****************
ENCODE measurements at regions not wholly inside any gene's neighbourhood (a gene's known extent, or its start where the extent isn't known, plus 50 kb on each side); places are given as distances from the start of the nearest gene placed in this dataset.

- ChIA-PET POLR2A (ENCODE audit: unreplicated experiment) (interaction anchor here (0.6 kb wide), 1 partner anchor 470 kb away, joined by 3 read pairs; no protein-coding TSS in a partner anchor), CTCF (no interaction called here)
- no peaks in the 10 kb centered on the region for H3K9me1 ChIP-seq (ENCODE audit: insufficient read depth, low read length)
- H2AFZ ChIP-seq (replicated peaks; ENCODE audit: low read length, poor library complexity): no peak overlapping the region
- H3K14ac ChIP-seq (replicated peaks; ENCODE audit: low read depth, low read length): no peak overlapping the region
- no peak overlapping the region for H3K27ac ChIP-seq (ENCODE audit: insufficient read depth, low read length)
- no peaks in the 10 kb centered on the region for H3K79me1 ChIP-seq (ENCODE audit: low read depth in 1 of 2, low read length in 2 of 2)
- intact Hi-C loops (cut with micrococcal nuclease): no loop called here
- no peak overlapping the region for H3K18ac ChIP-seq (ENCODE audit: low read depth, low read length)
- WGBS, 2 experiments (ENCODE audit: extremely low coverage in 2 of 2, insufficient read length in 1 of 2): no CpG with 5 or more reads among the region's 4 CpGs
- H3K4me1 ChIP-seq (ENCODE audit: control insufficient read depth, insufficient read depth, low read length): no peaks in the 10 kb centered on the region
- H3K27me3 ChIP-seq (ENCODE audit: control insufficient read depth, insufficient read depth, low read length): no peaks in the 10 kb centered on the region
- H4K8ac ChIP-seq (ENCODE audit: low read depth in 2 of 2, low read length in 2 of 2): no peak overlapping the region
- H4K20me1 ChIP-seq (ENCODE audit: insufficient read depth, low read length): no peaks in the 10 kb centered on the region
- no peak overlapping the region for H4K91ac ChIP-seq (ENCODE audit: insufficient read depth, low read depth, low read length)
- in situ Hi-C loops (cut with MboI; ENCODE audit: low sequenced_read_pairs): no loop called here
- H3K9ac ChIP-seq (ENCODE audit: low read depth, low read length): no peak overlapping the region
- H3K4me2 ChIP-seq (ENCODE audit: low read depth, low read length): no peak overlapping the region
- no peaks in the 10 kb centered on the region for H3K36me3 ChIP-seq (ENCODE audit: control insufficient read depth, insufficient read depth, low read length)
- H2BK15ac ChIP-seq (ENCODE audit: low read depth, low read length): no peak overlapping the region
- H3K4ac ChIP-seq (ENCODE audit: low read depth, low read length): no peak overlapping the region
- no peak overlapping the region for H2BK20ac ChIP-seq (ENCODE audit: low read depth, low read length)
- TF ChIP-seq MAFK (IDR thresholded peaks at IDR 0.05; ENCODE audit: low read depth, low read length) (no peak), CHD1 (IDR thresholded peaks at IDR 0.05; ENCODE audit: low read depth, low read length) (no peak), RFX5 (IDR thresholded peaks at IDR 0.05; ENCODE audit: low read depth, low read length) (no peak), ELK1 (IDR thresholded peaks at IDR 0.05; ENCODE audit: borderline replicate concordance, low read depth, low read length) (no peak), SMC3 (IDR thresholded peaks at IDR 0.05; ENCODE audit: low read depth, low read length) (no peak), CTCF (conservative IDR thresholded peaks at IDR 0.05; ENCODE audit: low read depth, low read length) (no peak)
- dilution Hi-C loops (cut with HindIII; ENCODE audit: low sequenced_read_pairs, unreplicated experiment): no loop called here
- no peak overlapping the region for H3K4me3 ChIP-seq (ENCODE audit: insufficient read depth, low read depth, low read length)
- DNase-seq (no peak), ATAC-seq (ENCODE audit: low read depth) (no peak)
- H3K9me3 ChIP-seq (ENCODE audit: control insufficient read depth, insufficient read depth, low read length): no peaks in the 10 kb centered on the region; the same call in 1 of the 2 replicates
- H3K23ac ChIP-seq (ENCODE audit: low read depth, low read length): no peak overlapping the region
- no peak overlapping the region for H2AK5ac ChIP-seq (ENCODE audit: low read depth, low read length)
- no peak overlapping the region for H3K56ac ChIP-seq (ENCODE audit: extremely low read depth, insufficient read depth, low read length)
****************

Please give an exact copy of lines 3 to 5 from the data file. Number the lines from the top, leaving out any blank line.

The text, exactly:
- no peaks in the 10 kb centered on the region for H3K9me1 ChIP-seq (ENCODE audit: insufficient read depth, low read length)
- H2AFZ ChIP-seq (replicated peaks; ENCODE audit: low read length, poor library complexity): no peak overlapping the region
- H3K14ac ChIP-seq (replicated peaks; ENCODE audit: low read depth, low read length): no peak overlapping the region